Close on the heels of the launch of the Skoda Rapid comes the 2015 Volkswagen Vento. The new Vento features new petrol and diesel engines and also an automatic transmission for both fuels. We got our hands on the diesel automatic Comfortline version.
First, the visual changes in the package. The front end receives a minor facelift with changes that are quite similar to those in the new Polo. The headlamps feature a dual beam design with a blacked out custom look. There have also been some minor changes to the rear bumper, side mirrors and door handles. There are more changes when you step inside the cabin with a new dash layout straight from the new Polo. The colour scheme has changed from a black and beige to a classier brown and beige while the central console gets a chrome accent surrounding it. The new flat bottom, golf inspired steering wheel adds a touch of sportiness to the look as well. It now also features a set of controls on the right hand side that will operate Bluetooth telephony and trip meter functions. The interiors do give one the feel of better quality than it's Japanese rivals though it misses out on features like touchscreen entertainment and a navigation system. It also misses cruise control that it's sibling rival the new Rapid features. Overall the changes are subtle though they do the job of freshening up the Vento package.
The Vento now also features the new 1.5-litre common rail turbo-diesel that we've also seen in the Polo and the new Skoda Rapid. The Vento receives the higher state of tune as in the GT TDI and the Rapid and so, makes 105PS of power at 4,400rpm and 250Nm of torque between 1,500-2,500rpm. It's a refined mill that pulls cleanly from low down in the rev range and makes for quick progress on the open road. While it's not the most powerful engine in this segment, the drop in displacement has not short changed the car.
The engine is mated to either a 5-speed manual or a 7-speed dual clutch automatic transmission. And now both this and the Rapid are the only diesel automatic transmissions in the segment. The 7-speed automatic is the same transmission from the Polo GT TSI . It's a very smooth quick shifting gearbox and it features three driving modes - a regular D mode, S for Sport and a manual Tip tonic mode. In drive the shifts are quick and seamless allowing for smooth progress in regular conditions at part throttle but kick-down is a little slow when you prod on the pedal. In Sport mode the transmission holds gear at part throttle and will shift at redline when accelerating through the gears. The manual mode allows you to chose shift points and also holds a gear only shifting at redline or to prevent the engine from stalling. The Vento getting a dual clutch system and not a torque converter means that you should see great efficiency and in our tests, the Vento returned a respectable 21.4kmpl and 13.6kmpl in our highway and city runs. In our performance runs the automatic is just quicker than the old diesel car at 11.49s but we feel that this narrow margin is down to the automatic not allowing you to launch the car with high revs. With a manual transmission it could be faster still.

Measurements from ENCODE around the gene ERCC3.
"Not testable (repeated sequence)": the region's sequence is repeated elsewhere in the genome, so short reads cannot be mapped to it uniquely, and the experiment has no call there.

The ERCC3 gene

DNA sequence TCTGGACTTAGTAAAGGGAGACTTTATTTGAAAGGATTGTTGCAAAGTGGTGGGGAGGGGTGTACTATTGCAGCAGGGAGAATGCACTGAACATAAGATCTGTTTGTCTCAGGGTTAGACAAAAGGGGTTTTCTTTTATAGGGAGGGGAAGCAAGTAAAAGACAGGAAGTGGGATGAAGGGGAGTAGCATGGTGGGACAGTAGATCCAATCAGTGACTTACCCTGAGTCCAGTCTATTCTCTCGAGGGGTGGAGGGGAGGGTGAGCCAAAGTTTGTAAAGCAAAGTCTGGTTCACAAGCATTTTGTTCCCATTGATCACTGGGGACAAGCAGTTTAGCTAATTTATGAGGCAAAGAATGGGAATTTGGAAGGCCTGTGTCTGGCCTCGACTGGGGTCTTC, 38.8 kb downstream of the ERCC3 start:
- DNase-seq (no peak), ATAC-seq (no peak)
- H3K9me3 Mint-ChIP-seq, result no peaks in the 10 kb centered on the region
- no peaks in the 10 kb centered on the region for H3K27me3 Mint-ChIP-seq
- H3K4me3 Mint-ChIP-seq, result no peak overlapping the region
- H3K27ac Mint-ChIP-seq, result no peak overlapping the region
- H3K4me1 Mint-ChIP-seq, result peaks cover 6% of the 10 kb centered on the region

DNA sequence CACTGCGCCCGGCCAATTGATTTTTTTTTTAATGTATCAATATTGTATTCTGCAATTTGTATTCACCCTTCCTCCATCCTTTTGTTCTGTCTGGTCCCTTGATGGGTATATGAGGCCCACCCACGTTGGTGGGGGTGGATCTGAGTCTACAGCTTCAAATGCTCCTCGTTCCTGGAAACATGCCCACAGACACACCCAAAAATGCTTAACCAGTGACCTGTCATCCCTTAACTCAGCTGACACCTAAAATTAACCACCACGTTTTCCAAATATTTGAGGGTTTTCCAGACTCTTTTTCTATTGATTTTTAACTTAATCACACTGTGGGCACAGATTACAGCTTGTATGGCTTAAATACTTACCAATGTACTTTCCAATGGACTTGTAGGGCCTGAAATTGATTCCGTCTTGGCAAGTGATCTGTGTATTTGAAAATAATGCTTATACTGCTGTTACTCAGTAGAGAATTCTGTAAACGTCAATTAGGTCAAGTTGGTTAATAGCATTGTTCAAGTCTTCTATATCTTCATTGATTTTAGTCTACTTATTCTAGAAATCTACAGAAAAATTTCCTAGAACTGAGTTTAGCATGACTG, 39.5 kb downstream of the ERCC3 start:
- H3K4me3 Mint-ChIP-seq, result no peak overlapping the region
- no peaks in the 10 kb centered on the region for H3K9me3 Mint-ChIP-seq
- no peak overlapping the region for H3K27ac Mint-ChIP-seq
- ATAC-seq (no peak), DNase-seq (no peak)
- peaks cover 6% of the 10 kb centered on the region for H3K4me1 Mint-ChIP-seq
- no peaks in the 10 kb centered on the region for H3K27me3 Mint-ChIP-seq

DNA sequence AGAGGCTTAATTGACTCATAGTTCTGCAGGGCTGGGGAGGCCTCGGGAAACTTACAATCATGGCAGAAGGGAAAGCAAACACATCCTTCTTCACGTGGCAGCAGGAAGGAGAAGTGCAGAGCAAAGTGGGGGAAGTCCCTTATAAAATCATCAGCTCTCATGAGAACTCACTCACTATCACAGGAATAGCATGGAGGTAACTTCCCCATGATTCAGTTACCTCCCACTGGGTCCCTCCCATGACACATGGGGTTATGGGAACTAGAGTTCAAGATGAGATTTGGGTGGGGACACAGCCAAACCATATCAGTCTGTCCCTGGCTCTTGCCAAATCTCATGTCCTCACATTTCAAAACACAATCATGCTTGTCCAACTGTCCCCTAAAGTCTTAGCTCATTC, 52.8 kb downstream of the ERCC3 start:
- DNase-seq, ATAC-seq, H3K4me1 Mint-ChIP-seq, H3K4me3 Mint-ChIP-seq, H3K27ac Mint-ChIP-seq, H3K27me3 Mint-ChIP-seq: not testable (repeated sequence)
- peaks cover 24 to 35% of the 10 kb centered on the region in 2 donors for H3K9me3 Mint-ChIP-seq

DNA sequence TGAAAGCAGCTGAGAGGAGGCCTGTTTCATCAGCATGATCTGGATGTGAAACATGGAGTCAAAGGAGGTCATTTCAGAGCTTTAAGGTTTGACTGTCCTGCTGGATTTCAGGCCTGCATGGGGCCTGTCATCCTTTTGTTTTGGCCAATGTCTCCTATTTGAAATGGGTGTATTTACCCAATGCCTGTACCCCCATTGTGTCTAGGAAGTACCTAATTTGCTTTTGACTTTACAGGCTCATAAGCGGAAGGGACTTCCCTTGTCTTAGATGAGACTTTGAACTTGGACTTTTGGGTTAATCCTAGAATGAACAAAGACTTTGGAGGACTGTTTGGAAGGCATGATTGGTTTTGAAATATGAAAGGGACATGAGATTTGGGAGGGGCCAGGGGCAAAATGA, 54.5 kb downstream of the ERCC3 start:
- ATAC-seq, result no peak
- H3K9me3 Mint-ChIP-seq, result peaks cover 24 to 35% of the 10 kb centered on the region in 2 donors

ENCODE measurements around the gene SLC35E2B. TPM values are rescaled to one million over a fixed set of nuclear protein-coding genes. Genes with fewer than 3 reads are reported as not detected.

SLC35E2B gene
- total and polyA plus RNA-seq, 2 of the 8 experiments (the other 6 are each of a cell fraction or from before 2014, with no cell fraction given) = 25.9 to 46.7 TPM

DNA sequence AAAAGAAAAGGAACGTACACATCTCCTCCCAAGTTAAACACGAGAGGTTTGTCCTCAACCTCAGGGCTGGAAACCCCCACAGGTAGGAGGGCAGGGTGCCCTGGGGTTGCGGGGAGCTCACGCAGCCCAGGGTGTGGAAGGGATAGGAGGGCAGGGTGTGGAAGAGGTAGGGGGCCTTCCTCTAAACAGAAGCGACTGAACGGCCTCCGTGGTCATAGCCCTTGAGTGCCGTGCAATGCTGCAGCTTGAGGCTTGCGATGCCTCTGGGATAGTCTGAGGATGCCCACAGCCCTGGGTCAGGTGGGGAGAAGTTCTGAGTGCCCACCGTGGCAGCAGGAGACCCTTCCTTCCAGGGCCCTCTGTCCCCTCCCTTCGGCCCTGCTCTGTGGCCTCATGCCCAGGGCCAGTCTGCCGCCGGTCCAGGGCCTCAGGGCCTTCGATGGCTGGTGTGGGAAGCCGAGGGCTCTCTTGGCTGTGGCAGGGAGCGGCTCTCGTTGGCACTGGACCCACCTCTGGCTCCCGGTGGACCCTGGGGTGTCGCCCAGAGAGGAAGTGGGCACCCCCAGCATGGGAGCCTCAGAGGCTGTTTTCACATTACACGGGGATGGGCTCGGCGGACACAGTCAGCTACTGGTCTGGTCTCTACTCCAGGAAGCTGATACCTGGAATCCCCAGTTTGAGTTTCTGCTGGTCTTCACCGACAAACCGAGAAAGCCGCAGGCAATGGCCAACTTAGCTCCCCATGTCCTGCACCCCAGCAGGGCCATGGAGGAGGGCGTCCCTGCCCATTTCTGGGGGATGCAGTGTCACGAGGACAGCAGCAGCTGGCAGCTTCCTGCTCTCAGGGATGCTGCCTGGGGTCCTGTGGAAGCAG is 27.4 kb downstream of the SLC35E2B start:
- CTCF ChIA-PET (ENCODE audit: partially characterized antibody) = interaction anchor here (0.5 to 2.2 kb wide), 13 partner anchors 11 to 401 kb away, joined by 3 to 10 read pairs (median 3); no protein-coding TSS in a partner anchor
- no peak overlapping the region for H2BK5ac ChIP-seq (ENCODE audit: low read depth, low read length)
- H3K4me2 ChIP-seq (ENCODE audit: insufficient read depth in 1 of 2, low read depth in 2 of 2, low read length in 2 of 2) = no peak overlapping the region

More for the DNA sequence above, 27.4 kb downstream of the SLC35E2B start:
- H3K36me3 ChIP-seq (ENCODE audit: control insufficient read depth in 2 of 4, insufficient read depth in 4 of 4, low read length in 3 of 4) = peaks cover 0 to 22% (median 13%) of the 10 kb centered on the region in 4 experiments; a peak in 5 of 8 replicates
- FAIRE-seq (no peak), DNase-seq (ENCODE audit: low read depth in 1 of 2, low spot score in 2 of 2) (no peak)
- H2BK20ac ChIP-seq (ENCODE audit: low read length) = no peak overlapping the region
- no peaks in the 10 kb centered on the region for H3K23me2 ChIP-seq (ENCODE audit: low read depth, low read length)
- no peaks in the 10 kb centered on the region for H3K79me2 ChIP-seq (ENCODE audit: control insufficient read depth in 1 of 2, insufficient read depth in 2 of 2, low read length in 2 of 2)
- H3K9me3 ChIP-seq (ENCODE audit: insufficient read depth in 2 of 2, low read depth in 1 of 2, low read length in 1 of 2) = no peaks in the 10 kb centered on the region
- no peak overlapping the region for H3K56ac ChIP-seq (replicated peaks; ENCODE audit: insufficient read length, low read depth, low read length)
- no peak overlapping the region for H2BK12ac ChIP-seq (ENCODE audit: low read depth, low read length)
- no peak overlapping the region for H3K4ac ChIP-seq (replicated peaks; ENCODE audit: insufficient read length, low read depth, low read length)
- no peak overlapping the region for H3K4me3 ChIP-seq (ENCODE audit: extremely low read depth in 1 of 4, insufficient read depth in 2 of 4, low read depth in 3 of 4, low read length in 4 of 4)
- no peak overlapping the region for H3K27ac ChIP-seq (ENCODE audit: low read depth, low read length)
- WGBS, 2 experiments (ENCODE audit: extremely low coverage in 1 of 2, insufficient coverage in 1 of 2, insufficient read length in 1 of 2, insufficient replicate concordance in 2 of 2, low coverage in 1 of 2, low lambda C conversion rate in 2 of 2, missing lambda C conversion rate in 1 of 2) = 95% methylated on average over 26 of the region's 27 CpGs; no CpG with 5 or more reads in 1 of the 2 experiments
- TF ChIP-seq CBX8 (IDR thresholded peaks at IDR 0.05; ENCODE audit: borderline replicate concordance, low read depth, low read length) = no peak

The ride quality and handling are much the same as the old car and that's not surprising, considering that nothing's changed in this department. The ride quality is on the firm side though it's still really comfortable and the Vento always feels more composed compared to something like the City or the Ciaz. It only gets a little crashy over large sharp undulations in the road surface. Handling is good with great high speed stability and a planted feel around corners. The new electronic steering is well weighted at city and highway speeds but does lack quite a bit of feel, though it's still miles ahead of most of the competition.
Volkswagen has made some smart changes to the Vento, freshening up what's not broken (good looks) and adding new flavour under the hood as well in the form of a new diesel engine. At Rs 9.35 and Rs 10.49 lakh for the dual clutch automatic transmission in the petrol and diesel versions, respectively, you are getting some of the best automatic technology at a very competitive price. And this might just be the push the Vento needs to pick up its slacking sales and take the fight to the competition.